Yes, they are. In African fishing, we have seen a small and highly resilient market production subsist, able to make industrial fisheries bankrupt. About forty years ago, Ghanaian and Senegalese small-scale fishermen succeeded in the feat of diverting, for their benefit, the purse seine nets developed by FAO for semi-industrial fishing, by innovating in catching systems (canoes and nets) with a capacity of over 20 tons.
Furthermore, the forms of ownership embedded in the commons have been innovating in West Africa since the end of the 19th century, in a profusion of delegated rights, sharecropping contracts, mortgages and various leasing commitments. Consequently, the first commons adapted to capitalism throughout the 20th century.
Will this be sufficient to face the challenges of the 21st century, with population growth that will not be without major upheavals for the African economy? We can still believe that it will be, especially because the new networks for lateral governance and a collaborative economy which are emerging on Internet are, for the time being, led by young and rich populations from the North, rather than by poorer populations in the South, which traditionally convey commons and their values.
Does the economy of the commons mean breaking with classical economic science?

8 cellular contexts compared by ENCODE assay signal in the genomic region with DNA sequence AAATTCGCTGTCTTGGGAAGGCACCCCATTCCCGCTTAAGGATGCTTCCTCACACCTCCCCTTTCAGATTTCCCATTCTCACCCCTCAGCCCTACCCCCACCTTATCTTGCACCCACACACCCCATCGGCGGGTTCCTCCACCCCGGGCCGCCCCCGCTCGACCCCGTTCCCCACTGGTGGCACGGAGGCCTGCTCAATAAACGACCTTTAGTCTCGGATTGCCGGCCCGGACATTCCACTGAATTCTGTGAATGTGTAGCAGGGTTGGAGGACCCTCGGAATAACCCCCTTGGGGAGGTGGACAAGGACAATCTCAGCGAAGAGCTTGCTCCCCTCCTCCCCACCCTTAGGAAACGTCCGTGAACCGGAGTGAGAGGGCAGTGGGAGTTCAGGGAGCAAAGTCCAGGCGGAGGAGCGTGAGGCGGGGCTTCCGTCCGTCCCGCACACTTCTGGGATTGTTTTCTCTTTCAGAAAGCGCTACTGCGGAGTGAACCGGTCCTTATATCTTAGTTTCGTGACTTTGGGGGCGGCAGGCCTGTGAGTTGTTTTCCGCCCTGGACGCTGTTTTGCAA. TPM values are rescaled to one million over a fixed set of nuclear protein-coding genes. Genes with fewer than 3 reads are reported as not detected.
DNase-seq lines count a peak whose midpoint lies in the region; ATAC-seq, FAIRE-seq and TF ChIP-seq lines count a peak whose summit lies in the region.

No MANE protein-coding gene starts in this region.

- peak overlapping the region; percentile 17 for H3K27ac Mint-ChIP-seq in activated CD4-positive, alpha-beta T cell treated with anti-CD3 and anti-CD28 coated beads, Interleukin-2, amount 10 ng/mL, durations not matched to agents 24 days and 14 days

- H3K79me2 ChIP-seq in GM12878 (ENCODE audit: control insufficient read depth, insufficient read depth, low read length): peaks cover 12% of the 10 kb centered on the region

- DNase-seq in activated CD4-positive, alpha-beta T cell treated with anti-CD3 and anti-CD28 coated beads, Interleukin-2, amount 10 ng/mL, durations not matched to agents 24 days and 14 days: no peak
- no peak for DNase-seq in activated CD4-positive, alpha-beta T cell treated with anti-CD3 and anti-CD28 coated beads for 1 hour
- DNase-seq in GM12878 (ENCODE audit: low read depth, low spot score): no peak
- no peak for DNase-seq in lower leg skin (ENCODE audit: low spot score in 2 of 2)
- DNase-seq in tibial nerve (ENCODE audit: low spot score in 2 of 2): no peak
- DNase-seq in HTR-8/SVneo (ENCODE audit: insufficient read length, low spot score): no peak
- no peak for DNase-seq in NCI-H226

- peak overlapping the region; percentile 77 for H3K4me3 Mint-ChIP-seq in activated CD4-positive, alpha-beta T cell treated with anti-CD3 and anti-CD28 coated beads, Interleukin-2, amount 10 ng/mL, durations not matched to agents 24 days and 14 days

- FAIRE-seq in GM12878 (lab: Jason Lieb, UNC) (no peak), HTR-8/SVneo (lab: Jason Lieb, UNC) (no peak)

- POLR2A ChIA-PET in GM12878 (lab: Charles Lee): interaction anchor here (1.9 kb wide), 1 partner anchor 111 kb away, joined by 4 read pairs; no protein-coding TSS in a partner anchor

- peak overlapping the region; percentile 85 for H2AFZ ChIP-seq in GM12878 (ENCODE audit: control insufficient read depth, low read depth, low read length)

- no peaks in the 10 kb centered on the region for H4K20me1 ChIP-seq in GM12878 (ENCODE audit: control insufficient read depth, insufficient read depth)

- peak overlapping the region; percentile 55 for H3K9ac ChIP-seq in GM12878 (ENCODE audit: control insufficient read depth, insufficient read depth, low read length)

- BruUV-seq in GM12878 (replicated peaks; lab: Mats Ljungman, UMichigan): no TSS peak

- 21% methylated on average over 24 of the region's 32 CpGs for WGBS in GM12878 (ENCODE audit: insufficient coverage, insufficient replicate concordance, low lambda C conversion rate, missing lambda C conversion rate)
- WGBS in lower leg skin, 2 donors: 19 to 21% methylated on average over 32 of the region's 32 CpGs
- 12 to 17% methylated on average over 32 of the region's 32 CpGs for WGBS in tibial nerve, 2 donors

Yes, it does. When I explain the sharing among fishermen in in Senegal, I am not transforming a phenomenon which I do not understand in order to make it fit in with my formula, as economists so often do. Culture, and the way in which economic systems are embedded in a much broader rationality, matter more than the simple economic system in itself.
If we look at these Senegalese fishermen in light of the economic science which has prevailed since the Second World War, we are going to say that they are irrational, whereas their choices prefigure the rationality of tomorrow. The new commons restore the notion of sharing in today’s economy.
Do the commons call private ownership into question?
No, they do not. They simply restore an element of the collective economy which was already present, but was overwhelmed by private ownership. The West focuses excessively on ownership, which prevents it from thinking in terms of access to resources. The means of production will continue to be controlled, as an extremely powerful machine means that 1,800 billionaires are collectively richer than 152 countries put together, and that 62 of these billionaires own as much as half of the world population.
In my opinion, based on the analysis of the collaborative economy, we cannot jump the hurdle of private ownership. Advocating for the circular economy will not be sufficient, as a major transformation needs to take place on a global scale, based on an evolutionary mode, otherwise we will have extremely brutal crashes as in the 1920s. The Hungarian economist Karl Polanyi (1886-1964), author of The Great Transformation, is often forgotten, whereas he gives important keys on the way in which the economy is embedded in society.
Today, we have arrived at the opposite result: it is society which is embedded in the economy, hence the current radical forms of rationality, which hold that everything should be settled by the economy.
The opinions expressed on this blog are those of the authors and do not necessarily reflect the official position of their institutions or of AFD.